In Wrath of the Titans, the gods are dying. Humankind is no longer praying, and with the gods’ faltering power comes a loosened grip on a world-breaking threat—Kronos. Father to Zeus, Poseidon, and Hades, Kronos has been imprisoned for an age in the underworld prison of Tartarus; but through a misguided plot by Hades and Ares, Kronos is now gaining strength for a destructive return. The world’s only hope is Zeus’ half-man, half-god son Perseus, who only wants to live a simple live as a fisherman with his son, devoid of any divine heroics.
The plot is wading-pool deep; Perseus (Sam Worthington) wants to be left alone, raise his son, and live a normal life, but the coming apocalypse won’t let him. Hades, sick of being relegated to the Underworld and mad at his brother Zeus for tricking him there in the first place, wants revenge. Against all hope, and with the help of forgotten demi-god Agenor (Toby Kebbell) and battle-hardened queen Andromeda (Rosamund Pike), Perseus finds the strength and will to triumph over seemingly insurmountable odds and large, computer-generated, lava-veined titans.
If one doesn’t expect much, the movie succeeds on several points. The effects are impressive, from dual-bodied hell-spawned warriors to Kronos himself, a massive volcano of a titan. Zeus (Liam Neeson) is given a bit more to do than release the Kraken, Hades (Ralph Fiennes) finally drops the Voldemort-inspired whispering of the first Titans movie, and a few action scenes might cause you to notice later that you’ve been tensing your muscles the whole time. Overall, it’s enjoyable, with a few funny lines thrown in. (Upon a rough landing on Pegasus in front of a crowd, Perseus quips, “You used to be better at this,” and the horse smacks him in the back of the head with a wing.) Another bright turn is Bill Nighy (Davy Jones in the Pirates movies) as Hephaestus. He’s quirky, insane, and brilliant, and his take on the crippled blacksmithing god is a fun one.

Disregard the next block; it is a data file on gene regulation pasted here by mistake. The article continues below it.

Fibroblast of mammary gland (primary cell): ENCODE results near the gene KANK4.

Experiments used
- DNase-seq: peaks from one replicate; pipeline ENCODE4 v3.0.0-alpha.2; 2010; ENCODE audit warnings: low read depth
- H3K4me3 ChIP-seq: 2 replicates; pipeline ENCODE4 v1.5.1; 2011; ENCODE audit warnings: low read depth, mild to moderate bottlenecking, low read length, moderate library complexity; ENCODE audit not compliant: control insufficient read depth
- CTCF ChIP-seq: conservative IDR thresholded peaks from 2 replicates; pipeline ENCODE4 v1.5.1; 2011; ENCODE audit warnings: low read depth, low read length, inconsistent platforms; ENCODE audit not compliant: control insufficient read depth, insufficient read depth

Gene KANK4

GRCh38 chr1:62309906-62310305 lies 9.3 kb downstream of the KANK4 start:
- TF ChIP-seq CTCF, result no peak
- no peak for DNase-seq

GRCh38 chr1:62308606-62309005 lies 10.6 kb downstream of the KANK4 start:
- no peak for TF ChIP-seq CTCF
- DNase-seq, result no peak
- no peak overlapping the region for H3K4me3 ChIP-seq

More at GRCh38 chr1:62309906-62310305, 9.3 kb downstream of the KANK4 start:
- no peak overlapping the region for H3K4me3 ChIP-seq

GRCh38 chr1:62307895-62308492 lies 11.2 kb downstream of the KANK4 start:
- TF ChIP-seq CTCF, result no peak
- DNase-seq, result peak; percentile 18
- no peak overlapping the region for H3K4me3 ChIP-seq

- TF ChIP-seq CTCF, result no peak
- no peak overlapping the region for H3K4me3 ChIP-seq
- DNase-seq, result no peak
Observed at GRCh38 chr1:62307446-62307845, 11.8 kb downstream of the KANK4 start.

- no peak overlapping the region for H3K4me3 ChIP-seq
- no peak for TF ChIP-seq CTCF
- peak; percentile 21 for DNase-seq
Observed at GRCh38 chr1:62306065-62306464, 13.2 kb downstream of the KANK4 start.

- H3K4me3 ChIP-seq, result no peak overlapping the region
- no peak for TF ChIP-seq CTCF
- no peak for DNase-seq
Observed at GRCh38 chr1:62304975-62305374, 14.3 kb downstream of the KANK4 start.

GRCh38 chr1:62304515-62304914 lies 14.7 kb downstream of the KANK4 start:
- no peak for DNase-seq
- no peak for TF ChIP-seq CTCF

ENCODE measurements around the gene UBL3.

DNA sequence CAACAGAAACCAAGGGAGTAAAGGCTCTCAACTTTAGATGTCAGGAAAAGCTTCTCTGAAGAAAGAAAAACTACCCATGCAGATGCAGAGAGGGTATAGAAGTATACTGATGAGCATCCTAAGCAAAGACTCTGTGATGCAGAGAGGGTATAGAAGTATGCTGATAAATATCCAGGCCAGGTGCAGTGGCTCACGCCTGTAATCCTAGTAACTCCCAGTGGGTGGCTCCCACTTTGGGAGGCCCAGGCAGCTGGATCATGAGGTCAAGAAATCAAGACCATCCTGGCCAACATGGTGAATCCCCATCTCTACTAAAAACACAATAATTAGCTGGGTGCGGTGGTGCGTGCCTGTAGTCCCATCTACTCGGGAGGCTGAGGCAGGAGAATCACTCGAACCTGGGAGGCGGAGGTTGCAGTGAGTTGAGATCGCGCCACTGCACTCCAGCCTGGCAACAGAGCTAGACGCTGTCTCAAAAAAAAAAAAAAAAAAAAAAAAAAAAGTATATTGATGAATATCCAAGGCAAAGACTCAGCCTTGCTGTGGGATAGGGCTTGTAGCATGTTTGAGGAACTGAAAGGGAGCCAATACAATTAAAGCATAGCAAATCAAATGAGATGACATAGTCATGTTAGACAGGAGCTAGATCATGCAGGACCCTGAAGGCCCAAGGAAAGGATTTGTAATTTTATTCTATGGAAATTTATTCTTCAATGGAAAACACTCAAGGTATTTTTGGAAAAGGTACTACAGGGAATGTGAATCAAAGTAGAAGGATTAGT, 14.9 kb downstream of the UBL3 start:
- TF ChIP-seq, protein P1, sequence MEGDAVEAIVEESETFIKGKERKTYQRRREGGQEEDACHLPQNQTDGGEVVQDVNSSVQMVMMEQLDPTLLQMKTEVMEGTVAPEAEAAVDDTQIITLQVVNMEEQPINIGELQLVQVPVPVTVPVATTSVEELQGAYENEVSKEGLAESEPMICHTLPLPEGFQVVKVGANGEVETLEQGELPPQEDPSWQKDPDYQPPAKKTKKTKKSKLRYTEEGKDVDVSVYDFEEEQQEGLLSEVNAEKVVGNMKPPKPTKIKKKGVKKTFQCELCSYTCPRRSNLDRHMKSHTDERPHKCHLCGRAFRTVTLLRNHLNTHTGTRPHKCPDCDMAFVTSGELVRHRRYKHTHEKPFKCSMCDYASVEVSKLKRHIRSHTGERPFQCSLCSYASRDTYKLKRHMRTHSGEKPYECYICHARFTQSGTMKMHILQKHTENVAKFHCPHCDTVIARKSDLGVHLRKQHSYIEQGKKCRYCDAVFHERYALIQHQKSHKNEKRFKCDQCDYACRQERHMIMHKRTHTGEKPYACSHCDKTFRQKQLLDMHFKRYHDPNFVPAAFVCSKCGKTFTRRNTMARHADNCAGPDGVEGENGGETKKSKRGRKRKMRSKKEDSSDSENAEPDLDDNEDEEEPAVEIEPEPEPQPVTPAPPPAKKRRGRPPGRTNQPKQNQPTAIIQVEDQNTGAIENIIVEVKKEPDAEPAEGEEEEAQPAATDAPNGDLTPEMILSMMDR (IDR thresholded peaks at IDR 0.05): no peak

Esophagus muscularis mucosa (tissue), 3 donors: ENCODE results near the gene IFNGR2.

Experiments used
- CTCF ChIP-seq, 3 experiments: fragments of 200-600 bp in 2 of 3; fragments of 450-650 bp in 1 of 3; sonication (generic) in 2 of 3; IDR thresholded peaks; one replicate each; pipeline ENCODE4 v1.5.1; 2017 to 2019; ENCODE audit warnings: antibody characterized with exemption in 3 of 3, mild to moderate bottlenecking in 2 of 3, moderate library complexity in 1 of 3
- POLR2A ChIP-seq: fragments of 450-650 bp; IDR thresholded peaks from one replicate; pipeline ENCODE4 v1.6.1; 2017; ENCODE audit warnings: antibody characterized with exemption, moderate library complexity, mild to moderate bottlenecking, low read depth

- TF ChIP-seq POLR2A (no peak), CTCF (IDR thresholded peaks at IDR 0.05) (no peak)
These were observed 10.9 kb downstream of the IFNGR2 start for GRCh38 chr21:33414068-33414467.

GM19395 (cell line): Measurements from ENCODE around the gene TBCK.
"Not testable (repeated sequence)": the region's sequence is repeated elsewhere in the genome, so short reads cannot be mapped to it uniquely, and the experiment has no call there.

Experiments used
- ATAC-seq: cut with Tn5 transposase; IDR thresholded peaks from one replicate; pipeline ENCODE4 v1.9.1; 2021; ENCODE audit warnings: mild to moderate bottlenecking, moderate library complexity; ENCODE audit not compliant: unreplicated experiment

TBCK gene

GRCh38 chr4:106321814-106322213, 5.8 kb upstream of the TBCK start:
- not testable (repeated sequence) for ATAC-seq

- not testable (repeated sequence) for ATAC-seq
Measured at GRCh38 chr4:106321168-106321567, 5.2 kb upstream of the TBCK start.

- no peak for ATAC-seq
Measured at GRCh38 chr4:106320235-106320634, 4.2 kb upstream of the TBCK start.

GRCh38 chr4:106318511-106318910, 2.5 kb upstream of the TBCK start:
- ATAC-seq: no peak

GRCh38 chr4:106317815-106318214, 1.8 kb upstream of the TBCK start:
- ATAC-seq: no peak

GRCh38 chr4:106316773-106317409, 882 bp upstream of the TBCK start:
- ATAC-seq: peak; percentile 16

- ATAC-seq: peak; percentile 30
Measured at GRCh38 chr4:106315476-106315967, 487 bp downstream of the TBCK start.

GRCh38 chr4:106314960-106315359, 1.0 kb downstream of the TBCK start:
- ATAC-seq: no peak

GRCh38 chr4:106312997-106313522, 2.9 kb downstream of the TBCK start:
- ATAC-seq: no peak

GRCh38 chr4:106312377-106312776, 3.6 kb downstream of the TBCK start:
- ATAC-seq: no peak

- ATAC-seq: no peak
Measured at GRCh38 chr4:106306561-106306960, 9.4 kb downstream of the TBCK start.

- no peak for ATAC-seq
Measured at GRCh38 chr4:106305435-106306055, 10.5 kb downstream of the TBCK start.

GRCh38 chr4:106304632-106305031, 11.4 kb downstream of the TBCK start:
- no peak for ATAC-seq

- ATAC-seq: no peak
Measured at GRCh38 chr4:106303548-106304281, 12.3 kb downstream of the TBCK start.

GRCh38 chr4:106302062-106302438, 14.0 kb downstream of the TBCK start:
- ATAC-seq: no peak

The effects are the star of this movie, but often in movies of this type, something else has to give; in this case, the story. If people don’t know their mythology, they won’t know why Hephaestus has a thing for Aphrodite or why Perseus is attacked in the labyrinth by a hybrid man/bull. Ares (Edgar Ramirez) is angry at pretty much everyone—which makes sense with him being the god of war. There’s no indication throughout the movie that Perseus and Andromeda have any romantic interest in each other, but they fall in love in the last five minutes of the movie.
If you’re going to the movies to forget about reality for a couple hours and enjoy a movie that reads like a 7th grader’s Cliff Notes report of Lord of the Rings, try Wrath of the Titans. The movie does have its share of monsters and battles, making its PG-13 rating an appropriate one.
Want to see more before you decide? Wrath of the Titans – Official Trailer